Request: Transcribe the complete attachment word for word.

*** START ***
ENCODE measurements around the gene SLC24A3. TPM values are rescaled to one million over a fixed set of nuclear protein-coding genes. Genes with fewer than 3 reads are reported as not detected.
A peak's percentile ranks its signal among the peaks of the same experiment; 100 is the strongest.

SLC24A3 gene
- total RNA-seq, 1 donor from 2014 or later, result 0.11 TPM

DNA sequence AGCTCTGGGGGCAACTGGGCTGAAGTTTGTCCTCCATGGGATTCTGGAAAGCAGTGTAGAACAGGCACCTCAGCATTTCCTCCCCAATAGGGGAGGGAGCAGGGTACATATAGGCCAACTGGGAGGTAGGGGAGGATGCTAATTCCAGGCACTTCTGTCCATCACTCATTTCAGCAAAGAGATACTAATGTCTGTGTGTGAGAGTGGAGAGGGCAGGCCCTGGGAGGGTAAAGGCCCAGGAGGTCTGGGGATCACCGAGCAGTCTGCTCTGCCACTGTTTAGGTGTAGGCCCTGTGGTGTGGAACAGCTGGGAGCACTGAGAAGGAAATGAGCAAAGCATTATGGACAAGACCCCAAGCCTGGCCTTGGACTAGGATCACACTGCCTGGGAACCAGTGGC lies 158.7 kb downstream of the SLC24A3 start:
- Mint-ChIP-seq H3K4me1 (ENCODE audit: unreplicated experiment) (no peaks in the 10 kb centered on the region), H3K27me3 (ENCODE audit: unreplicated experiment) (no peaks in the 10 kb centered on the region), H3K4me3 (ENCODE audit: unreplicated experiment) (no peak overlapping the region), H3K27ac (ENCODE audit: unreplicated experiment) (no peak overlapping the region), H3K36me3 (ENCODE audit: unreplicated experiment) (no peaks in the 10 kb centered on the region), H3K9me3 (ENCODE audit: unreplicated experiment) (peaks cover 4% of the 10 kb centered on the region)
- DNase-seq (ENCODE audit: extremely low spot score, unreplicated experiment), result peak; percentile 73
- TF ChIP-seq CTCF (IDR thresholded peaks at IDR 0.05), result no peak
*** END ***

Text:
ENCODE measurements around the gene SLC24A3. TPM values are rescaled to one million over a fixed set of nuclear protein-coding genes. Genes with fewer than 3 reads are reported as not detected.
A peak's percentile ranks its signal among the peaks of the same experiment; 100 is the strongest.

SLC24A3 gene
- total RNA-seq, 1 donor from 2014 or later, result 0.11 TPM

DNA sequence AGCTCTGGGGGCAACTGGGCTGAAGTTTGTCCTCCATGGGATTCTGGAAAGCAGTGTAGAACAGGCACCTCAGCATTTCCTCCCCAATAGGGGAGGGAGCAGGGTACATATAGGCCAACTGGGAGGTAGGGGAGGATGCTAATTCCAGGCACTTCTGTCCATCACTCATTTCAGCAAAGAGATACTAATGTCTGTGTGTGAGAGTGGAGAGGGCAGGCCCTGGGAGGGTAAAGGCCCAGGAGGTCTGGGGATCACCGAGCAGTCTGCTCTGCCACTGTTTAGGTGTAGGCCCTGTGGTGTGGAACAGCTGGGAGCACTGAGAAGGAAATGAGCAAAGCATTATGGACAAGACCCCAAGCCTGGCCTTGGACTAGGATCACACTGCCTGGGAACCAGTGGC lies 158.7 kb downstream of the SLC24A3 start:
- Mint-ChIP-seq H3K4me1 (ENCODE audit: unreplicated experiment) (no peaks in the 10 kb centered on the region), H3K27me3 (ENCODE audit: unreplicated experiment) (no peaks in the 10 kb centered on the region), H3K4me3 (ENCODE audit: unreplicated experiment) (no peak overlapping the region), H3K27ac (ENCODE audit: unreplicated experiment) (no peak overlapping the region), H3K36me3 (ENCODE audit: unreplicated experiment) (no peaks in the 10 kb centered on the region), H3K9me3 (ENCODE audit: unreplicated experiment) (peaks cover 4% of the 10 kb centered on the region)
- DNase-seq (ENCODE audit: extremely low spot score, unreplicated experiment), result peak; percentile 73
- TF ChIP-seq CTCF (IDR thresholded peaks at IDR 0.05), result no peak